Long May She Reign (President’s Daughter Series)

Long May She ReignLong May She Reign by Ellen Emerson White.  Fiewel & Friends, 2007.  720 pages.  Publisher recommends for ages 12 and up.  The President’s Daughter series #4.  ISBN: 9780312367671.

In this installment of The President’s Daughter series, Meg Powers, the daughter of the President of the United States, starts college at Williams.  The injuries to her knee and her hand, obtained when she was kidnapped in “Long Live the Queeen,” are still very problematic for her. Besides that, she has posttraumatic stress to deal with, both when she’s awake and more powerfully when she’s asleep. Eating is also a problem. She says she’s too tired to eat. She is a broken young woman trying to hold on to her independence at Williams, and at the same time wishing she could be at home where people would take care of her.

Meg has a hard time making friends at Williams, although by the end of the book she has a few. She also develops a relationship with a blonde-haired young man who happens to be a republican.  I looked for some of her psychological issues to be resolved. It’s a 700 page book, one might expect some closure. I thought perhaps Meg might figure out a way out of her difficulty with eating.  Possibly she would find a way to deal with the posttraumatic stress.  Maybe she would be able to forgive her mother for refusing to negotiate with the terrorists who held Meg.  Unfortunately, none of these issues are resolved, although the relationship with her mother appears to be on the mend by the end of the book.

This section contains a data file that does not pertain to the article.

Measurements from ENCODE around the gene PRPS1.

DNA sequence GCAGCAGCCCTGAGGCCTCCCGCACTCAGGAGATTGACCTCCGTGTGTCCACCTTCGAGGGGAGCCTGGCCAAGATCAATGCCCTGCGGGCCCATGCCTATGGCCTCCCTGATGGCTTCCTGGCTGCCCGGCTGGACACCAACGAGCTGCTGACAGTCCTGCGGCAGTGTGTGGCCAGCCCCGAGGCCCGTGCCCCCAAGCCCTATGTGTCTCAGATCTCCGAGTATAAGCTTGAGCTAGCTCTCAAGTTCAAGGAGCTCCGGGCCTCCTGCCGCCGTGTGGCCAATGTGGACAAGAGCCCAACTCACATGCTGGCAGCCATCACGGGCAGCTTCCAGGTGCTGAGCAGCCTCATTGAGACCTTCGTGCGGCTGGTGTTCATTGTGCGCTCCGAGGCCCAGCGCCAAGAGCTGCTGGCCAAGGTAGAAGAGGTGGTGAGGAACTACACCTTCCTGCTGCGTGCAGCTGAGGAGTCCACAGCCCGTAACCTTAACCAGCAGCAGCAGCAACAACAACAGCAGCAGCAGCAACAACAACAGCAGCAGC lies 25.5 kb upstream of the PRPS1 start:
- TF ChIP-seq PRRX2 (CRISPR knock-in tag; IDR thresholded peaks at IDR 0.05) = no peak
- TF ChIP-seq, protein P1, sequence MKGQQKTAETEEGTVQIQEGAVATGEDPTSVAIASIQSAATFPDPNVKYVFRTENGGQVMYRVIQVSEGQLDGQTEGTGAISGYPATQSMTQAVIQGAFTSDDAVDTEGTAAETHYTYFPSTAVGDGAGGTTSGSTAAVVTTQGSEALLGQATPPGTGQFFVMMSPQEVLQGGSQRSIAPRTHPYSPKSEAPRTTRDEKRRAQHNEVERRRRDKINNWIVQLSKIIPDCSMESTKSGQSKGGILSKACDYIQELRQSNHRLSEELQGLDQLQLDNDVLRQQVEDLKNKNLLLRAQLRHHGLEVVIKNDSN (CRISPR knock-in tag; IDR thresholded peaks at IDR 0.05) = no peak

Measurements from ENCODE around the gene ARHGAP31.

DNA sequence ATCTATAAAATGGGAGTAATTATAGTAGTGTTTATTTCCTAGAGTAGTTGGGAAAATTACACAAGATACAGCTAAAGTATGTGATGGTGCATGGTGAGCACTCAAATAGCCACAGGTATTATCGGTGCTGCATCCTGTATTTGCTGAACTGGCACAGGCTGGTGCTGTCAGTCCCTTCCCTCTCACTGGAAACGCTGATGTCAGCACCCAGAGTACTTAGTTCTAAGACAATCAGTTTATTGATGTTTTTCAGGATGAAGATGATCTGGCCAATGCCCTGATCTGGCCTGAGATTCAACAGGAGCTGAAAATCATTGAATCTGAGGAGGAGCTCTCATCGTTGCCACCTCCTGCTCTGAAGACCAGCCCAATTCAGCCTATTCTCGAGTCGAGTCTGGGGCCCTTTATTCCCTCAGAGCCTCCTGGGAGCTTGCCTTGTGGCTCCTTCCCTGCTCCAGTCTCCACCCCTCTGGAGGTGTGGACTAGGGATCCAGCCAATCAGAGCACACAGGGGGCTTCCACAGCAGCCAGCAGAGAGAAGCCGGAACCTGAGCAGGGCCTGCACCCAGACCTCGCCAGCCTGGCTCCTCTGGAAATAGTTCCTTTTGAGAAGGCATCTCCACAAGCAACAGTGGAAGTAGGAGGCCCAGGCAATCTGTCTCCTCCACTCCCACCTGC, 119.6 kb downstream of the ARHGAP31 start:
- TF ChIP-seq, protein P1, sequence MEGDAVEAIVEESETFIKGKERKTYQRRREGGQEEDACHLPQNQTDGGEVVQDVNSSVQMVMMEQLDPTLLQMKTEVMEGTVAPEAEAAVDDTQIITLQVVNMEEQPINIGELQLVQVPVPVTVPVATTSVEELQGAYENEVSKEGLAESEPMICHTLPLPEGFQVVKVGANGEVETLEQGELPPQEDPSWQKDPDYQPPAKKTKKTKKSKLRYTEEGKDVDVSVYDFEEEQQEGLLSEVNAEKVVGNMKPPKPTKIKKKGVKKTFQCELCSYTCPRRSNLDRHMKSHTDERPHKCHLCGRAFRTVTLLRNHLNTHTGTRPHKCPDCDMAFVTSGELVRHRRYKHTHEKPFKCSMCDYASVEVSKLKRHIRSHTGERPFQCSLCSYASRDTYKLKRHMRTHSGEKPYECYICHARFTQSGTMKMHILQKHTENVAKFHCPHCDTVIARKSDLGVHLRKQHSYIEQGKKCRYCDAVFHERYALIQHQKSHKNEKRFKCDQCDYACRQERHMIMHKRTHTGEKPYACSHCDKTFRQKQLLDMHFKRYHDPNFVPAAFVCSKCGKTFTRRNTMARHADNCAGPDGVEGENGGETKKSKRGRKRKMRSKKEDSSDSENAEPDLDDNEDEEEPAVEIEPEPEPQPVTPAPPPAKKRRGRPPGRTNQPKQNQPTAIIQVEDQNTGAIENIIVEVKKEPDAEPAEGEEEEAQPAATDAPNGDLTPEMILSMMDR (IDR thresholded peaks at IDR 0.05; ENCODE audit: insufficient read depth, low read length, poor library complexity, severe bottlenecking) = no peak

The Secret Service is responsible for protecting Meg, and they have a large role in the book. They go everywhere Meg goes, which makes her college experience different from every other character who isn’t a president’s child.

Meg is a strong character.  She loves politics, and enjoys decompressing by watching C-Span or CNN. It’s wonderful to see how her story is developing. Ellen Emerson White has an extremely readable style, so 700 pages go by quickly. I’ll say again, though, that I wish she had used some of the 700 pages to resolve or even begin to resolve the psychological issues facing Meg.

 

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